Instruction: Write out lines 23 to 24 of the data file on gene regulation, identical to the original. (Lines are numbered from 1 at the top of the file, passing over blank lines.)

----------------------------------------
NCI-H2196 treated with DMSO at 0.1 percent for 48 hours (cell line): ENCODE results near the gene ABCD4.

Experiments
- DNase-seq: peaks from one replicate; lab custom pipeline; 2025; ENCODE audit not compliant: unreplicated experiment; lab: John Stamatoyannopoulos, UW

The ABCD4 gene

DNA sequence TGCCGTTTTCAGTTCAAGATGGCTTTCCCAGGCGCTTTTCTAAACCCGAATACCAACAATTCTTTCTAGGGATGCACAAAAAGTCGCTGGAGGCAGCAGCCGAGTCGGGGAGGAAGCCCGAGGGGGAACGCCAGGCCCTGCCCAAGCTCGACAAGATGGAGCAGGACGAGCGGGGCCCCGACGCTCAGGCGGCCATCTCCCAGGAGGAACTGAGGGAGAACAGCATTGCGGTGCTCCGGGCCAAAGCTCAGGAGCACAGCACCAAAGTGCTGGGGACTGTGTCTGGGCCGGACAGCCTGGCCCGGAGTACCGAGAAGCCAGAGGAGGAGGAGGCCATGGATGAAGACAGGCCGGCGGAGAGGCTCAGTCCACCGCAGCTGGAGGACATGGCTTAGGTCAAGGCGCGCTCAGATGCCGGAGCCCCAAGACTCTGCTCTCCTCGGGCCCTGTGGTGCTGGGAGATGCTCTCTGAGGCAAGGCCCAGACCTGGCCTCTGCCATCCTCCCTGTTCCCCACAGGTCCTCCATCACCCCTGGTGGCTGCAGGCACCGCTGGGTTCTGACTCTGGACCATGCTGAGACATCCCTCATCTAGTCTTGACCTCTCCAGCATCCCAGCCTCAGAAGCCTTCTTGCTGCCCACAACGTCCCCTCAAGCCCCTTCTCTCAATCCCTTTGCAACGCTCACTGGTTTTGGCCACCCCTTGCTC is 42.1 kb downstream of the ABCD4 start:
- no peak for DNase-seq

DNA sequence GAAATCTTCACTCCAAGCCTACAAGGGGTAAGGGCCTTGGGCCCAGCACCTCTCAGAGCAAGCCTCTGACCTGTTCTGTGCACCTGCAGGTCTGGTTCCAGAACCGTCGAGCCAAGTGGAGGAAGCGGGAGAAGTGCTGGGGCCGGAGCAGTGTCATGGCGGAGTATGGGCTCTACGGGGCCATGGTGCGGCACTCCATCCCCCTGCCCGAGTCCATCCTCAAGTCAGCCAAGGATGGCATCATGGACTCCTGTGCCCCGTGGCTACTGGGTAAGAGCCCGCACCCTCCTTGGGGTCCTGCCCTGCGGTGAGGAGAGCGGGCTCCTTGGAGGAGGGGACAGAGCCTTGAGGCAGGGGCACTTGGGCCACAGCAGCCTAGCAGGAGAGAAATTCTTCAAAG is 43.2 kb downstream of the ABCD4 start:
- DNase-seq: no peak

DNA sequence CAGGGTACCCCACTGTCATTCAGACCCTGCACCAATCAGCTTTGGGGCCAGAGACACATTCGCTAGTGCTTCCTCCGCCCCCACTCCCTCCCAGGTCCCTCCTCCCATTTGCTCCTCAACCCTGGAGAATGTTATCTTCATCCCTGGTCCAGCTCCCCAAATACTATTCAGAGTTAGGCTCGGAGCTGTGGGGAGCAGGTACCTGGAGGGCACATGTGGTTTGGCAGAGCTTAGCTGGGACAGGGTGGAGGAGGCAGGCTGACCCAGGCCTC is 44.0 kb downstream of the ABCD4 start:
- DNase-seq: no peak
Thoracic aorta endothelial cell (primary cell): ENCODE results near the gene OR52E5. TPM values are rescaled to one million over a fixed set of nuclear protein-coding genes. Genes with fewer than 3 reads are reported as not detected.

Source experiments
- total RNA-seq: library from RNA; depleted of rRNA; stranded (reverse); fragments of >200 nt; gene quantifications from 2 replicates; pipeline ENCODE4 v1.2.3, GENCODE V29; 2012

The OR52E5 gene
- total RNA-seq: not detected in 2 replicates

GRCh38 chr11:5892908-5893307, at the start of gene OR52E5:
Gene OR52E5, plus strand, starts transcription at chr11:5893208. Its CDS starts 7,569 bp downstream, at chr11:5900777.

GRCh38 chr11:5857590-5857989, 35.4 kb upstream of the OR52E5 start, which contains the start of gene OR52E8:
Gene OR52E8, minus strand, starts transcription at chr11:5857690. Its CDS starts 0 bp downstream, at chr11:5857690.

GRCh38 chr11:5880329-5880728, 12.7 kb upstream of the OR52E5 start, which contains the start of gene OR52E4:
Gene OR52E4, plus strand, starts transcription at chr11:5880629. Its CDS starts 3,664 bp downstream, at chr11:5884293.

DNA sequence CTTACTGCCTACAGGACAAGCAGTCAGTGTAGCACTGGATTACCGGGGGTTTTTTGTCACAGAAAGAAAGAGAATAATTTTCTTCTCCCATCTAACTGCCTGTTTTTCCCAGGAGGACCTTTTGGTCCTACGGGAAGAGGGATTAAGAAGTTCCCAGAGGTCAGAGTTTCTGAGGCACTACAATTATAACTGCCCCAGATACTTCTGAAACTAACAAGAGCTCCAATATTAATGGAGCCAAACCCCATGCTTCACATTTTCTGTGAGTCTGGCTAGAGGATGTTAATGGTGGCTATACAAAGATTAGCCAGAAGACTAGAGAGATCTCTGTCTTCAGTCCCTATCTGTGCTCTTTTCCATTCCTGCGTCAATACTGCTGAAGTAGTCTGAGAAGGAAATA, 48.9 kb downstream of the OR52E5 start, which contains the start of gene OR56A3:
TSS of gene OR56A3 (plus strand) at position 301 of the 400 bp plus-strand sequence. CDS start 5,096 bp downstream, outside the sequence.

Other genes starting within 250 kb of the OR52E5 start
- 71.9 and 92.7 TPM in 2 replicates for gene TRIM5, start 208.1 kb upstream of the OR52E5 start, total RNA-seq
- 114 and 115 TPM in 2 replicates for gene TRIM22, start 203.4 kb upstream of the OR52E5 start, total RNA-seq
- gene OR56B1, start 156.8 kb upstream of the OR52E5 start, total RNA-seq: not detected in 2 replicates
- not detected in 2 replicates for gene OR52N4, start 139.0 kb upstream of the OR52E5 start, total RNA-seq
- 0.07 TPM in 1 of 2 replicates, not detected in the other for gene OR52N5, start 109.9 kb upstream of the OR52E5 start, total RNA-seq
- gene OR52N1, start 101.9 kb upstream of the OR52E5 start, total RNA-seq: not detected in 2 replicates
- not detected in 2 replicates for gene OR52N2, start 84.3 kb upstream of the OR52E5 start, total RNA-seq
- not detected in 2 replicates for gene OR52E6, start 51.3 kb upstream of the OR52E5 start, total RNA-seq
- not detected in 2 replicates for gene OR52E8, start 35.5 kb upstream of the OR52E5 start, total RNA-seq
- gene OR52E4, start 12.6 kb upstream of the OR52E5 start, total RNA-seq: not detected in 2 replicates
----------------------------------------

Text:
TSS of gene OR56A3 (plus strand) at position 301 of the 400 bp plus-strand sequence. CDS start 5,096 bp downstream, outside the sequence.

Other genes starting within 250 kb of the OR52E5 start